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Homepage > Publication Type > Media Releases > Cyprus: Bridging the Property Divide

Cyprus: Bridging the Property Divide

Nicosia/Istanbul/Brussels  |   9 Dec 2010

Stability in the Eastern Mediterranean will remain hostage to full settlement of the Cyprus dispute, but the property issue – one of its most intractable knots – can be solved now if Greek and Turkish Cypriots compromise on new proposals currently before them.

Cyprus: Bridging the Property Divide ,* the latest report from the International Crisis Group, examines the fate of tens of thousands of buildings and parcels of land that Greek and Turkish Cypriots own on the other community’s side of the divided island. As Cypriot politicians and Turkey fail to come to terms, the property question is increasingly being atomised by individual actions and the courts – a process that will be more expensive, slow and inefficient for all.

“Heavy court penalties, new domestic remedies and the actions of Cypriot individuals mean that the property issue is developing a momentum of its own, whatever happens in the reunification talks”, says Didem Akyel, Crisis Group’s Turkey/Cyprus Analyst. “Greek Cypriots who put their faith only in courts, however, will be investing in long, expensive, uncertain legal processes, with little likelihood of ultimate restitution”.

Since the events that led to mass displacements – 47 years ago in some cases – many properties have been assigned to new users, sold, destroyed or significantly developed. The two communities have grown apart and established new socio-economic structures in their respective areas, having lived behind closed front lines for nearly two generations and interacted only superficially since crossing points opened in 2003.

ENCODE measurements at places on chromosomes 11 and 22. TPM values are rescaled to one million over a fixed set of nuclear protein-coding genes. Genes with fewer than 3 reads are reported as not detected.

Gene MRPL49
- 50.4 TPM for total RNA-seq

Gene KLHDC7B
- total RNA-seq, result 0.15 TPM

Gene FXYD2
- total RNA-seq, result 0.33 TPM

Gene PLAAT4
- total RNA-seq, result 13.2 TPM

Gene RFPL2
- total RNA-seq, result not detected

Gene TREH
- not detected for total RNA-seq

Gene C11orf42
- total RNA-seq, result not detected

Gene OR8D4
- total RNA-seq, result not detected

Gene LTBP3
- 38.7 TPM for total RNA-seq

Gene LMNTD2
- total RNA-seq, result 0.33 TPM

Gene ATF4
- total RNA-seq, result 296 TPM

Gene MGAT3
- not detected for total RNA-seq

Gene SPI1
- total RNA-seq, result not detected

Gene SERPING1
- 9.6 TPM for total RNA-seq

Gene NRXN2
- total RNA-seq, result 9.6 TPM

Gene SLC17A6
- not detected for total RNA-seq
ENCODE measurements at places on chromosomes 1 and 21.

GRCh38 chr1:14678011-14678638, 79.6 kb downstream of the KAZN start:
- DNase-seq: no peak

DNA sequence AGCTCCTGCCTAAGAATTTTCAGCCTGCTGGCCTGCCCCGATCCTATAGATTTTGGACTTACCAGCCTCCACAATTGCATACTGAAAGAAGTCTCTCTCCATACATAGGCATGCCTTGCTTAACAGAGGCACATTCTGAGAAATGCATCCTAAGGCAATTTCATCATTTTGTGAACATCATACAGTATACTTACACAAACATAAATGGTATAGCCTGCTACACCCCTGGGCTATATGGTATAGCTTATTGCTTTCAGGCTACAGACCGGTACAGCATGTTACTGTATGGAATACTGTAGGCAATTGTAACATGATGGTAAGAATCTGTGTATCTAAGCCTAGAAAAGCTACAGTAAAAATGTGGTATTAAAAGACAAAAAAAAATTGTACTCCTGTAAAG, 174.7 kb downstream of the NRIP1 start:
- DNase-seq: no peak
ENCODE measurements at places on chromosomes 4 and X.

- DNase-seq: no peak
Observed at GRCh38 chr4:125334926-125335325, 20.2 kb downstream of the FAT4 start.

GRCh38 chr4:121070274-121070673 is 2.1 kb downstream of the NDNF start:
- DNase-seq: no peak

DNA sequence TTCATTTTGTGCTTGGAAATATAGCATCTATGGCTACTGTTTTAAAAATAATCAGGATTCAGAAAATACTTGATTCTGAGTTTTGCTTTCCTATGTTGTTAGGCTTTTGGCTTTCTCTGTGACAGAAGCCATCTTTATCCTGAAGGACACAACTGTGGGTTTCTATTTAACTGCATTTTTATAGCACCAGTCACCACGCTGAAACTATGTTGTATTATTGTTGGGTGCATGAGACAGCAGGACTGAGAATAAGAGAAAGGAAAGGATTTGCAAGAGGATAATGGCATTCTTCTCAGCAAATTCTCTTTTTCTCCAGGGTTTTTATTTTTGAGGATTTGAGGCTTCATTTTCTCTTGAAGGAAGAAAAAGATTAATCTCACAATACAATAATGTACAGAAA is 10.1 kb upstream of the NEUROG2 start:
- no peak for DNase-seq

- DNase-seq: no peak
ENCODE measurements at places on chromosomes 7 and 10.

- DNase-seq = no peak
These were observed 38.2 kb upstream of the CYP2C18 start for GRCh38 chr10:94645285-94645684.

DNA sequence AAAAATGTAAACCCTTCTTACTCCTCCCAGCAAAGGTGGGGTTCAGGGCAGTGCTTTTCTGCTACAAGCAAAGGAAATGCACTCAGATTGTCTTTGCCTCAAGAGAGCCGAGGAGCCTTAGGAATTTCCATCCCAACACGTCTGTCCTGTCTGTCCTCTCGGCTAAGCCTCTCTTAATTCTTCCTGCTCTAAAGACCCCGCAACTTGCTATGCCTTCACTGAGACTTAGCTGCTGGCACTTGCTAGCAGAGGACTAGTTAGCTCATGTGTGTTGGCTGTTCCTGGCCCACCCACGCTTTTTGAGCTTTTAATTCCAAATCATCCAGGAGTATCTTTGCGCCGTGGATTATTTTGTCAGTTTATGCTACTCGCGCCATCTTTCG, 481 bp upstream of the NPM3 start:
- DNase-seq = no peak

“Less than a quarter of Cypriots say they want to return to their old homes”, says Hugh Pope, Crisis Group’s Turkey/Cyprus Project Director. “Both sides should seize the opportunity of the current talks to strike a realistic balance between the right to return with the rights of the current users. Time is only making a property settlement harder”.

The flagging talks could be revived by compromises. Innovative proposals by the Turkish Cypriots deserve careful consideration. A Greek Cypriot proposal to link negotiations on property, territory and settlers could be adapted to become the first stage of a proposal the Turkish Cypriots have made for an international conference on all negotiating topics. The two sides should commission a rapid joint audit of land owned in both parts of the island and an economic impact study of redevelopment proposals.

Regardless of what happens in the negotiations, the Greek Cypriots should make legal provisions for mutually agreed property swaps between displaced owners from both sides. Turkis­h Cypriots must ensure fairness and transparency in the procedures of the Immovable Property Commission they have created to handle Greek Cypriot claims. Turkey should re-launch and sustain its efforts to assure Greek Cypriots of its commitment to a settlement, including the handing back of property and territory along the lines of previous UN plans.

“The 2011 election cycle sets a practical deadline for the current negotiations over a comprehensive Cyprus settlement”, says Sabine Freizer, Crisis Group’s Europe Program Director, “but the sides should push hard to reach compromises. New flexibility is urgently needed to bridge the positions and thereby demonstrate that the political will still exists to reunify the island”.


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